Russia’s Akademik Lomonosov, has embarked on its year-long journey to the Arctic port of Pevek.
Criticised by Greenpeace as a “nuclear Titanic”, Lomonosov is the first floating nuclear power plant of its kind. The barge will supply 70MW of power and also heating water for a town of 100,000 people. The small modular nuclear reactor output is relatively small when compared to the recently debated Liddell Power Station’s 1680MW coal-fired capacity.
Constructed in St Petersburg, Lomonosov’s engineers originally planned to load the plant with nuclear fuel there, but local opposition forced planners to tow the unit to a base in Murmansk where fuel will be loaded before finally reaching the Arctic port. The Arctic environment is already fragile due to pressure from climate change, and nuclear power increases concern for many European environmentalists. The company that designed the Lomonosov insists that precautions have been taken, claiming it is practically invincible against tsunamis and satisfies all requirements set out by the International Atomic Energy Agency.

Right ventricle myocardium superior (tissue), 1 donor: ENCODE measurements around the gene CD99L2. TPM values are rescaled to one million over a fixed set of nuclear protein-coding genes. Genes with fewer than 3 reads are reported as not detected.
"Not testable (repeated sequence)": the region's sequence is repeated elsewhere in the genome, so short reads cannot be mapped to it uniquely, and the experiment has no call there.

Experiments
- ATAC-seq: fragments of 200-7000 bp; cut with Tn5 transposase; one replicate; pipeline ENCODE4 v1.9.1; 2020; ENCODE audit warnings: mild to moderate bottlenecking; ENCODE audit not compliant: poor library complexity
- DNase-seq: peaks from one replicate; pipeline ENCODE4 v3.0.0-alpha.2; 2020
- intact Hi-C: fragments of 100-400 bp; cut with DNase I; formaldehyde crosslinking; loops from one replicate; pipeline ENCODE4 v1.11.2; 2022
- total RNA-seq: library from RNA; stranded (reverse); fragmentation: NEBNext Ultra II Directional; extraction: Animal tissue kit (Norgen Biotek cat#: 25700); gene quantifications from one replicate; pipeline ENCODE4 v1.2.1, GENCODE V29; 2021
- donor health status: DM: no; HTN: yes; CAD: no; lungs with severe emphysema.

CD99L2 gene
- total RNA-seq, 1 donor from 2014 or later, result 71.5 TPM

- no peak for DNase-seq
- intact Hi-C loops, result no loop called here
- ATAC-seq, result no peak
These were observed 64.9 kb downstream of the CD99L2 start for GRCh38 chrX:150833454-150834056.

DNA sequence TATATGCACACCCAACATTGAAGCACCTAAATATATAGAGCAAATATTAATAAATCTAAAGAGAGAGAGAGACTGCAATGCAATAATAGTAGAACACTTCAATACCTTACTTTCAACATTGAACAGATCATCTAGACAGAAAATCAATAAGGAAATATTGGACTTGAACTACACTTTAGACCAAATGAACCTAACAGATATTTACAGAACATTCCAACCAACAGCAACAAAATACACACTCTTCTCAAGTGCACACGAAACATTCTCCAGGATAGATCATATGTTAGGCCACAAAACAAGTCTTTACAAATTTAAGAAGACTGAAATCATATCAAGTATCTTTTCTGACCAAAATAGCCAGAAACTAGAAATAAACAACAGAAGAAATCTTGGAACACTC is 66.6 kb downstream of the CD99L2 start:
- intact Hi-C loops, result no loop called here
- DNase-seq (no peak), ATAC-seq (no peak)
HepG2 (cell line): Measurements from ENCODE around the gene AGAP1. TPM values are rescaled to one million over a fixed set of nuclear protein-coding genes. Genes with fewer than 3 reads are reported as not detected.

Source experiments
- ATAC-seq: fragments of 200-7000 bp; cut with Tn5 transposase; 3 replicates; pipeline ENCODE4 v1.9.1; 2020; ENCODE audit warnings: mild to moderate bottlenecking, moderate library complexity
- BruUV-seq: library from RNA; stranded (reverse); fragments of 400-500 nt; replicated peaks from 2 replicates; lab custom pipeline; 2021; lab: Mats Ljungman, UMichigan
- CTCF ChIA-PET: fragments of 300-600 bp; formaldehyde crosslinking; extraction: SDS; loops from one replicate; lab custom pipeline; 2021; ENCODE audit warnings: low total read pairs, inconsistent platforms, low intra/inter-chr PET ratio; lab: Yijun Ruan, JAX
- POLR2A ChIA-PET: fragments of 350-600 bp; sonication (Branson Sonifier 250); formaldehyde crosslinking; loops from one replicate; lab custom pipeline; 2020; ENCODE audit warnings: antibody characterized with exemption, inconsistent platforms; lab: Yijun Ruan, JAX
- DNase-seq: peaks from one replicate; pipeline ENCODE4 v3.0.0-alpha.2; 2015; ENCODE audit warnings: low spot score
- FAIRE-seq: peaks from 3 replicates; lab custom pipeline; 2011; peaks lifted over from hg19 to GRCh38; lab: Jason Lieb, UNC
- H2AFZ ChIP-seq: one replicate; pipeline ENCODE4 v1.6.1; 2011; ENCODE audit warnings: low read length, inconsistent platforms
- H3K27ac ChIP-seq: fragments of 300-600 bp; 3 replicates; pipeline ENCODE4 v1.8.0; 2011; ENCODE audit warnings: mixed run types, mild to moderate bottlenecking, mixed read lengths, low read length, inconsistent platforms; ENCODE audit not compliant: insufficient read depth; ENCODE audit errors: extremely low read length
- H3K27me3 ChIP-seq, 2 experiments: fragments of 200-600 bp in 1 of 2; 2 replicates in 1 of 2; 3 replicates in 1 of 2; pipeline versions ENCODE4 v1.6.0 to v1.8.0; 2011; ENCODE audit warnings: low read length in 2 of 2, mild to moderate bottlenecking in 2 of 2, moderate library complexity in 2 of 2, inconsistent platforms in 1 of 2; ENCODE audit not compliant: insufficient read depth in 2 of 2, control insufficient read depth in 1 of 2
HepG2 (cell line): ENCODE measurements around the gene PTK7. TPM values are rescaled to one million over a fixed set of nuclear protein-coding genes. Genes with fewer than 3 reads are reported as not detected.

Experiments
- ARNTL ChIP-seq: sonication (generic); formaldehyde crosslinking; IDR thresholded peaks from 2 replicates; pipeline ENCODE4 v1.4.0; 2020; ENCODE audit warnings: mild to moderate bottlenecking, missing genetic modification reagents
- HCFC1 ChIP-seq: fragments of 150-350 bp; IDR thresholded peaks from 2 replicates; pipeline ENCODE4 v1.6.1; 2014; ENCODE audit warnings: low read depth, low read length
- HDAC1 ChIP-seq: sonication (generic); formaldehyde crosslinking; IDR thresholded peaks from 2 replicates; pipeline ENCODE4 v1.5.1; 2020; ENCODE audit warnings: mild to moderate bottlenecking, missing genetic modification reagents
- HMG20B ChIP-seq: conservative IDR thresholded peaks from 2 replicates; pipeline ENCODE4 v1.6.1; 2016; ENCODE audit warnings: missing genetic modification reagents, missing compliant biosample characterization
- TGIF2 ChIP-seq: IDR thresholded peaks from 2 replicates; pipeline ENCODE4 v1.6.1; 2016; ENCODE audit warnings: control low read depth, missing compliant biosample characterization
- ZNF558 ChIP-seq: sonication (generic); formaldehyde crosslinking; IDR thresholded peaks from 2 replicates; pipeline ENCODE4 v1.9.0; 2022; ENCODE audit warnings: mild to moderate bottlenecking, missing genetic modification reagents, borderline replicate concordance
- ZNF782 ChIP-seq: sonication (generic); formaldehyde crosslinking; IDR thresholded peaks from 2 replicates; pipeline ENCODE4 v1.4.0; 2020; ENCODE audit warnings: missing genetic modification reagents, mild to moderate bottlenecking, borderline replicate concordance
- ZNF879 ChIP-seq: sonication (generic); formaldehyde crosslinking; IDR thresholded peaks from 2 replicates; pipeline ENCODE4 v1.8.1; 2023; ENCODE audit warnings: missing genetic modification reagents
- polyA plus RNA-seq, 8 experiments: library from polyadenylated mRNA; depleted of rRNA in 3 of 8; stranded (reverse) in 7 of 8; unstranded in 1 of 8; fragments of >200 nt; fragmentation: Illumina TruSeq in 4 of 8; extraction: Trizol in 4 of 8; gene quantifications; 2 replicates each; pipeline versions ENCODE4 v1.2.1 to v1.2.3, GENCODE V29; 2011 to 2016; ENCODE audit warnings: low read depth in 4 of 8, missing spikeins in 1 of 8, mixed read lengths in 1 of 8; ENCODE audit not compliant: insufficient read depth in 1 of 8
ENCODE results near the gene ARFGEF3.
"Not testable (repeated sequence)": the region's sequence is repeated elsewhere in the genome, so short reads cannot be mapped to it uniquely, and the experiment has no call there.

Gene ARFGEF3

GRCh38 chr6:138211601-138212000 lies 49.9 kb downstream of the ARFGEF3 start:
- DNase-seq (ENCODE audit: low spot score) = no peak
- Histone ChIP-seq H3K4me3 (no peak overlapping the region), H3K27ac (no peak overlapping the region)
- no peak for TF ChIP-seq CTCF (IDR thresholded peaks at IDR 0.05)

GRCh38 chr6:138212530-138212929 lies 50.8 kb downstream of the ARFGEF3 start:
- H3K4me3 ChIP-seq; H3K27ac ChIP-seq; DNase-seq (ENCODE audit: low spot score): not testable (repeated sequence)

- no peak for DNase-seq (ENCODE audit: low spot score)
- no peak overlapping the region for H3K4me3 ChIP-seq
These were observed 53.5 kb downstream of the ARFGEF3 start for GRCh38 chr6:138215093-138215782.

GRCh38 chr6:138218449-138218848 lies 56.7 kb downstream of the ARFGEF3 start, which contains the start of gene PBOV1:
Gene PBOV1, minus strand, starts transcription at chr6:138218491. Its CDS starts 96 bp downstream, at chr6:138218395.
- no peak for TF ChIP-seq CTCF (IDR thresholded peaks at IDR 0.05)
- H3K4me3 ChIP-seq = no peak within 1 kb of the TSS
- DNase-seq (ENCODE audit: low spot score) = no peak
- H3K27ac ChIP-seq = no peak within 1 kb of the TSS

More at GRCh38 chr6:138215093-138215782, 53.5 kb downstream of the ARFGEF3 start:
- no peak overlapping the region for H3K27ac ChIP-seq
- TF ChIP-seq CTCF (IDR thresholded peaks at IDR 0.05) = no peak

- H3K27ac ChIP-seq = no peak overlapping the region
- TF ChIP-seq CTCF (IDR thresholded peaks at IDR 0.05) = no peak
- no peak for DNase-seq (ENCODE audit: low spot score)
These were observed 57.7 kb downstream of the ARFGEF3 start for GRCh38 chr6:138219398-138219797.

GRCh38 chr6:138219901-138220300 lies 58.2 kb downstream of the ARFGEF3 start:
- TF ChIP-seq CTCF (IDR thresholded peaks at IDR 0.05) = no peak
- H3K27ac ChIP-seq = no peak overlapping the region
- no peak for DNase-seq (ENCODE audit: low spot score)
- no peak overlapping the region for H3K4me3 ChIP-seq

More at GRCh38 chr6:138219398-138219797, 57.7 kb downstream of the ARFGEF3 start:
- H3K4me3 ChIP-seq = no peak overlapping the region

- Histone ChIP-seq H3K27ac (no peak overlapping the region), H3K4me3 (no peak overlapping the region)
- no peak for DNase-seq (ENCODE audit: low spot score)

Previous plans for floating nuclear power in the US were cancelled following opposition. In 2017, the Jakarta Post reported that Rusatom Overseas had offered to supply Indonesia turnkey nuclear power plants and a previous 2015 agreement mentioned floating nuclear technology, but there are no plans for Australia’s northern neighbour to deploy a nuclear barge in the near term.
Is Lomonosov a “floating Chernobyl” or a zero-carbon energy innovation? Russia plans to construct their next floating reactor in 2019.
Image: Rosatom – Akademik Lomonosov
This story is taken from the 04 May 2018 edition of The Warren Centre’s Prototype newsletter. Sign up for the Prototype here.